There were many touching moments when the St. John's Boys visited the farm. They loved to watch Red and Rose herd the sheep, their eyes were wide and they had a lot of questions, so many I might go see them again at Pompanuck Farms Monday afternoon, their visit was cut short by a fierce rainstorm.
One student in particular – I won't use his name – asked to brush Chloe and then the donkeys. His touch was gentle and intuitive, and the animals loved him and responded to him. The usually standoffish Lulu nestled against him, and stood still for a long time as he brushed her with confidence and sensitivity. He is a natural animals lover, and the smile on his face showed that he saw that as well.
He said he may work with animals now when he gets older. I hope that happens, and if it does, I will be proud and excited that his visit to the farm may have lit that spark. The visit reminded me why animals need to remain in our every day lives, especially in cities and suburbs, where most people live.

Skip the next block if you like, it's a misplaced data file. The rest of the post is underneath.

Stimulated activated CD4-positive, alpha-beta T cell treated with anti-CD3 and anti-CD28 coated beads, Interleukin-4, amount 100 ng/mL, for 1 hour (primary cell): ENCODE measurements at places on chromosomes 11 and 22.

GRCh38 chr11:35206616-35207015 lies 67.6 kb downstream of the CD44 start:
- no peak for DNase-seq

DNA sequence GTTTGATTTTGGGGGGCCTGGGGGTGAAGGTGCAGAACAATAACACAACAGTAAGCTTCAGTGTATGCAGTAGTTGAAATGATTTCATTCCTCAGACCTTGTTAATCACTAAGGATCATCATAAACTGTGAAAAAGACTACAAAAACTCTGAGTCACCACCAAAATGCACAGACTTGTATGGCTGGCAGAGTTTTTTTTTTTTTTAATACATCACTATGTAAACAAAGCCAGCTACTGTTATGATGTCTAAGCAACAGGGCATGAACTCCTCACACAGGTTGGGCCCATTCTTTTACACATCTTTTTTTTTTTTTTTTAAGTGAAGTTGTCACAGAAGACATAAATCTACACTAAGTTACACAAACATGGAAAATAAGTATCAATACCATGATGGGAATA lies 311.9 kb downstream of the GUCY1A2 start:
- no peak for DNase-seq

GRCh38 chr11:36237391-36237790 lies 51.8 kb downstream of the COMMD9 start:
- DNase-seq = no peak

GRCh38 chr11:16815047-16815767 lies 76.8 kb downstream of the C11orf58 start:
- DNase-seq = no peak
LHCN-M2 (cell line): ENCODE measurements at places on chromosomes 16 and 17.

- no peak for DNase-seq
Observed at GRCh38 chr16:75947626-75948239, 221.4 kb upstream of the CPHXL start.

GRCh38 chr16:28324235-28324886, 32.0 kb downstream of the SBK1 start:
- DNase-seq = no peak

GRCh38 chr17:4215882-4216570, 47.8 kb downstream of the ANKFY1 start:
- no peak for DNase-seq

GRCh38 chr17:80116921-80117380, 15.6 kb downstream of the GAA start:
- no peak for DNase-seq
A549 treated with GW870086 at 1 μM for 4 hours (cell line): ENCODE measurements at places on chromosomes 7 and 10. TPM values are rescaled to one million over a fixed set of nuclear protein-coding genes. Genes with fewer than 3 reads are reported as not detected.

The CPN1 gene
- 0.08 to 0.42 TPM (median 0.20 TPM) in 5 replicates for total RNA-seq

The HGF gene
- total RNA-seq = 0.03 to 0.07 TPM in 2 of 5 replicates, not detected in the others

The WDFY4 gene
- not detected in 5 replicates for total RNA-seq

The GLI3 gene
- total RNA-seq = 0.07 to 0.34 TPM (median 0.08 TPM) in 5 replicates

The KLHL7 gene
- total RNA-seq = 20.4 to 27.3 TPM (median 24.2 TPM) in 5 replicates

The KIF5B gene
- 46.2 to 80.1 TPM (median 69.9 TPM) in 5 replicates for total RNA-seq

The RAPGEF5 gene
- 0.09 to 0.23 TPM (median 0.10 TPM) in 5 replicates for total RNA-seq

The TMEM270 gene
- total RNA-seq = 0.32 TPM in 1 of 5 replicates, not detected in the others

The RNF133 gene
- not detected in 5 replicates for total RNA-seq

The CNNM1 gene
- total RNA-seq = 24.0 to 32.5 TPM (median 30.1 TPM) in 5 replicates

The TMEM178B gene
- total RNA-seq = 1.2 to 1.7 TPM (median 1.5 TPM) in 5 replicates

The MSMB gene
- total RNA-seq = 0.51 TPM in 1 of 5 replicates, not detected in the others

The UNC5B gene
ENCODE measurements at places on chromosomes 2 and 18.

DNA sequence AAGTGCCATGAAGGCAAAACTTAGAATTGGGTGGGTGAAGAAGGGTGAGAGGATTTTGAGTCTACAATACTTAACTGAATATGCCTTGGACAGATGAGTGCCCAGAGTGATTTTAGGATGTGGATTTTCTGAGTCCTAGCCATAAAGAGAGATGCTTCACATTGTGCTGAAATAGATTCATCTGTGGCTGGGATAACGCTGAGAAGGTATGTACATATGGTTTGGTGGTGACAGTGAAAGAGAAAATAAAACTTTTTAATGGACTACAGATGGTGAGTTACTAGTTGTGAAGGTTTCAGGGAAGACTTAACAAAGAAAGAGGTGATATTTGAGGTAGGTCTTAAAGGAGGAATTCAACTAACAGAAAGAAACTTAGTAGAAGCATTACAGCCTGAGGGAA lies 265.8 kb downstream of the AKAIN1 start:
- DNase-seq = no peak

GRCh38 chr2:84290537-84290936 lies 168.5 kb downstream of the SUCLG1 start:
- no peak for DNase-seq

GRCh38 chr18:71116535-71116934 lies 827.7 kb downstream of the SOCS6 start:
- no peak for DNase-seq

I told them about the New York Carriage Horses, none of them had ever seen them, I think that will change now.
We need animals in our lives, they matter, it would be so wrong to banish them all to rescue farms and preserves where kids like the St. John's boys will never see them. We talked about love, responsibility and the healing power of creatures like donkeys. How can they ever know about it if they never see them?
Lulu did good work today.